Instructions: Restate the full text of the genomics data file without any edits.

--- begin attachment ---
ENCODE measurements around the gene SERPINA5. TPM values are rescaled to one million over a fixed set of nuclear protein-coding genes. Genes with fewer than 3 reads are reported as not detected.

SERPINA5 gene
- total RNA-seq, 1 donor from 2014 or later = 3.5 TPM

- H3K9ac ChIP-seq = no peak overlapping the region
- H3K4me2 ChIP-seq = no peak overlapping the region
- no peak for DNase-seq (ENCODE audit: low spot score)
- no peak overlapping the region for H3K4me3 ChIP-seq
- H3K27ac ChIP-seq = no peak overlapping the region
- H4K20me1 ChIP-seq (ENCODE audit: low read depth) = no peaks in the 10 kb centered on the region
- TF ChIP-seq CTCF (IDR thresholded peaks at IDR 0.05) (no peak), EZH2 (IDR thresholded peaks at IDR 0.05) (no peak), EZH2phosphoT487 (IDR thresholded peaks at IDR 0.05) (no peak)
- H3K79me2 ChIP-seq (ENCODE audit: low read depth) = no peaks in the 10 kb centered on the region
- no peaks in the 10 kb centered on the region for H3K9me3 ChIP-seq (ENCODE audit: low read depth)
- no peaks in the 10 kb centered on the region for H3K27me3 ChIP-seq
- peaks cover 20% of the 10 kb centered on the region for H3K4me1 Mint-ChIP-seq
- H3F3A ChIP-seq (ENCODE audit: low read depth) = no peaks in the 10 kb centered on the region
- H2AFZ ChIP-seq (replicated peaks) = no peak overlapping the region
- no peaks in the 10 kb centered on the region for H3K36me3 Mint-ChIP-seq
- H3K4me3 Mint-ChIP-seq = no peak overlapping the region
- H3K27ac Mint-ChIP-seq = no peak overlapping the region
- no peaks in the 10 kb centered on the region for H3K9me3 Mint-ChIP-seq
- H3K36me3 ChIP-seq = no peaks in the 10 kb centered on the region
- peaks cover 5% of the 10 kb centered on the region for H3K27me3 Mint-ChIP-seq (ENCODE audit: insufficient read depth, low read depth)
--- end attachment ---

ENCODE measurements around the gene SERPINA5. TPM values are rescaled to one million over a fixed set of nuclear protein-coding genes. Genes with fewer than 3 reads are reported as not detected.

SERPINA5 gene
- total RNA-seq, 1 donor from 2014 or later = 3.5 TPM

- H3K9ac ChIP-seq = no peak overlapping the region
- H3K4me2 ChIP-seq = no peak overlapping the region
- no peak for DNase-seq (ENCODE audit: low spot score)
- no peak overlapping the region for H3K4me3 ChIP-seq
- H3K27ac ChIP-seq = no peak overlapping the region
- H4K20me1 ChIP-seq (ENCODE audit: low read depth) = no peaks in the 10 kb centered on the region
- TF ChIP-seq CTCF (IDR thresholded peaks at IDR 0.05) (no peak), EZH2 (IDR thresholded peaks at IDR 0.05) (no peak), EZH2phosphoT487 (IDR thresholded peaks at IDR 0.05) (no peak)
- H3K79me2 ChIP-seq (ENCODE audit: low read depth) = no peaks in the 10 kb centered on the region
- no peaks in the 10 kb centered on the region for H3K9me3 ChIP-seq (ENCODE audit: low read depth)
- no peaks in the 10 kb centered on the region for H3K27me3 ChIP-seq
- peaks cover 20% of the 10 kb centered on the region for H3K4me1 Mint-ChIP-seq
- H3F3A ChIP-seq (ENCODE audit: low read depth) = no peaks in the 10 kb centered on the region
- H2AFZ ChIP-seq (replicated peaks) = no peak overlapping the region
- no peaks in the 10 kb centered on the region for H3K36me3 Mint-ChIP-seq
- H3K4me3 Mint-ChIP-seq = no peak overlapping the region
- H3K27ac Mint-ChIP-seq = no peak overlapping the region
- no peaks in the 10 kb centered on the region for H3K9me3 Mint-ChIP-seq
- H3K36me3 ChIP-seq = no peaks in the 10 kb centered on the region
- peaks cover 5% of the 10 kb centered on the region for H3K27me3 Mint-ChIP-seq (ENCODE audit: insufficient read depth, low read depth)